President Sirisena has promised to improve the corrupt public affairs that have overrun the nation. He stands by his statement about the Rajapaksa regime that “The entire economy and every aspect of society are controlled by one family” (BBC News). Similar to Rajapaksa’s nepotistic tendencies during his term, Sirisena has recently appointed his brother as chairman of Sri Lanka Telecom, the nation’s largest telecommunications provider, and his son-in-law as Ministry of Defense. Moreover, Sirisena blindly set out on an ambitious 100-Day Plan that outlines an immediate reformative plan of actions meant to be successfully addressed in about three months. It included creating checks on the president, such as transferring most of the executive power to parliament and allowing independent commissions to run public service positions rather than just the militia. While he has succeeded in reducing a formidable amount of executive power, he has yet to address crucial issues – electoral reform, war crimes, and domestic issues.

The principal domestic concern is how to initiate a holistic reconstruction of the Tamil community. Specifically, the issues of Tamil representation and fair treatment in public affairs need to be tackled. Much of the Tamil minority voted for Sirisena just because they wanted Rajapaksa out of office. Having been definitively hit the hardest after the civil war, the government has been short to acknowledge responsibility. Moreover, there has been evident anti-Tamil sentiment with the demoralizing notion that all Tamils are terrorists. This has led to the continuing issue of the detention of Tamil political prisoners with many Tamils being subjected to arbitrary arrest (or far worse), at the order of the government.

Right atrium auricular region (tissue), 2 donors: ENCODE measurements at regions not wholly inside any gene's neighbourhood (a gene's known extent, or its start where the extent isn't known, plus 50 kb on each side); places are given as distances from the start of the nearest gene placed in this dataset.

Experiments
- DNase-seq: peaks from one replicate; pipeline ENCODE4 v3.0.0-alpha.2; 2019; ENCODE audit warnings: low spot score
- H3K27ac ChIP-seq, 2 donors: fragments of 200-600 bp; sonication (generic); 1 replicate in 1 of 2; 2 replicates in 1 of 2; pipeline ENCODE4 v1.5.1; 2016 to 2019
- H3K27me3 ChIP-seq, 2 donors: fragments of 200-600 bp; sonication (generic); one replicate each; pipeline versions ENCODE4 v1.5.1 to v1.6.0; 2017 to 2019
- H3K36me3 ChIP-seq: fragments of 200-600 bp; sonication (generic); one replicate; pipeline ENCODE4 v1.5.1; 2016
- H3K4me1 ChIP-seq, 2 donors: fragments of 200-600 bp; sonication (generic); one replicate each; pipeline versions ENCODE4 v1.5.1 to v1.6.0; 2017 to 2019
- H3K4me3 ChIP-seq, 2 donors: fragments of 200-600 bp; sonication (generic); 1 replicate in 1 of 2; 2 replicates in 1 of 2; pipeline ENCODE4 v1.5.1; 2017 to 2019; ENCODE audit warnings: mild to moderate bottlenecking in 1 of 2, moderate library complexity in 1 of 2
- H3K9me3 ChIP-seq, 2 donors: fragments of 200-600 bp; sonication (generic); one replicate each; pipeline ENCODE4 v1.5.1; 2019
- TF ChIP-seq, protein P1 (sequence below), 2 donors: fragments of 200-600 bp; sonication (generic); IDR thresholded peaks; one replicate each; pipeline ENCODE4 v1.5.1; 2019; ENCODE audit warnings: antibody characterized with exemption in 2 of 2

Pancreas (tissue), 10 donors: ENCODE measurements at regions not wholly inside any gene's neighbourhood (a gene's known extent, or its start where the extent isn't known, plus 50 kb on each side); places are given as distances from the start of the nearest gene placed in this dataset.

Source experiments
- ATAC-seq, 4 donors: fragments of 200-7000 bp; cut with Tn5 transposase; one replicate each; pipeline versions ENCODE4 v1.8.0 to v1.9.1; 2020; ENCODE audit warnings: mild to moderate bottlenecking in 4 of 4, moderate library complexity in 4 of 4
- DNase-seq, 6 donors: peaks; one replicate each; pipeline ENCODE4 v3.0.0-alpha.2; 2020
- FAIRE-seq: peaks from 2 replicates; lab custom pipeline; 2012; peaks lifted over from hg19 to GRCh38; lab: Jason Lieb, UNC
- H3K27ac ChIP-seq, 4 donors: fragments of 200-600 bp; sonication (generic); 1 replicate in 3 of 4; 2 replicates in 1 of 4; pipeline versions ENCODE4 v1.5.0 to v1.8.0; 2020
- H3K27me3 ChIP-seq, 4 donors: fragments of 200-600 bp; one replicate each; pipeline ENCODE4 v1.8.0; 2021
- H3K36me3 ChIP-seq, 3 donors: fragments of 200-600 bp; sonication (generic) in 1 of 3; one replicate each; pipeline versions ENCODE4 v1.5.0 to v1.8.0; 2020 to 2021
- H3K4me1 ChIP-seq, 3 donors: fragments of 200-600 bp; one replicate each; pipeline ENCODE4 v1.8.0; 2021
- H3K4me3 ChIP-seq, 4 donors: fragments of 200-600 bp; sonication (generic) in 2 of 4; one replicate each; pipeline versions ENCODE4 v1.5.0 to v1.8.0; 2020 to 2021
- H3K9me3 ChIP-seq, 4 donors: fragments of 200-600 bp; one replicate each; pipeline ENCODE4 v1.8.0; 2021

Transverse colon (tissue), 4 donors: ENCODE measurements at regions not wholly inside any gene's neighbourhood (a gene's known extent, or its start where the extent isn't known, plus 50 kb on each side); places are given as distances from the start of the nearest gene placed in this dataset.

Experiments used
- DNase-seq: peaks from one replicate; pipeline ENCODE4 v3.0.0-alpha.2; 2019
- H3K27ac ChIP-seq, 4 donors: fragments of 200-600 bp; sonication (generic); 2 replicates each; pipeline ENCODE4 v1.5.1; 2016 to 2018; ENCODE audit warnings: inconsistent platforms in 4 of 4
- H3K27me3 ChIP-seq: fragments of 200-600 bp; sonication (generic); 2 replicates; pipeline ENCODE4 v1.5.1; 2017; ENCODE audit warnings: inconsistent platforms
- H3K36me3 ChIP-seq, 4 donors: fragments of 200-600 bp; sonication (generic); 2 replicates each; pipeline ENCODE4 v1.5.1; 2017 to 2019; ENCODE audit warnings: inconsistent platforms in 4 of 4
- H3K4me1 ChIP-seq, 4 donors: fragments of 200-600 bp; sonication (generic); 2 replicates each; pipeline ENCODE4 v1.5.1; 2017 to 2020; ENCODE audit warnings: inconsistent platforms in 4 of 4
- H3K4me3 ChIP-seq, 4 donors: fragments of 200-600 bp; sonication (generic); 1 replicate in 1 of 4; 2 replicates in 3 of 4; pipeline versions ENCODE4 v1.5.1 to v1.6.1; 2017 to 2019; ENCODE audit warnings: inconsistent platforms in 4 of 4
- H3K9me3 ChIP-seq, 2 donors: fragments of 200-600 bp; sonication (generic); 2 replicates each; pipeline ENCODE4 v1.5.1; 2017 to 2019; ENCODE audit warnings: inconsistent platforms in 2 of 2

While Sirisena has called for government reform, his 100-day plan does not explicitly include Tamils. The Tamils need aid and assurance from their government that they will be compensated for the years of violence and grief that have plagued their lives. Sirisena needs to demilitarize the North and East, where the Tamil minority are concentrated, as well as provide humanitarian aid. The Western World got the defeat of the extremist Tamil Tigers, but right now Tamils need resources to build their communities up and assured peace and dignity introduced back in their lives. For this to occur, the government must acknowledge and move past their actions towards the Tamils to further change their attitudes towards the ethnic differences.

Perhaps it is premature to say that Sirisena is a new face in the old government practice; however, current evidence has shown otherwise due to the slow progression of reformative measures and state of the South Asian nation. Nevertheless, The United Nations Human Rights Council has decided to delay the comprehensive report on wartime atrocities committed against Tamil civilians by both the Tamil Tigers and the Sri Lankan government it has accumulated over the past three decades. This notion confirms the global community has faith the new government is capable of developing an inclusive environment and advancing reconciliation concerning ethnic grievances. Ultimately, the beginnings of a reformatory era can only be amassed by the fulfilled demands of the Tamils, whether it be by the Western World or their own government.


by Jessica Shakesprere

(photo credit: Associated Press)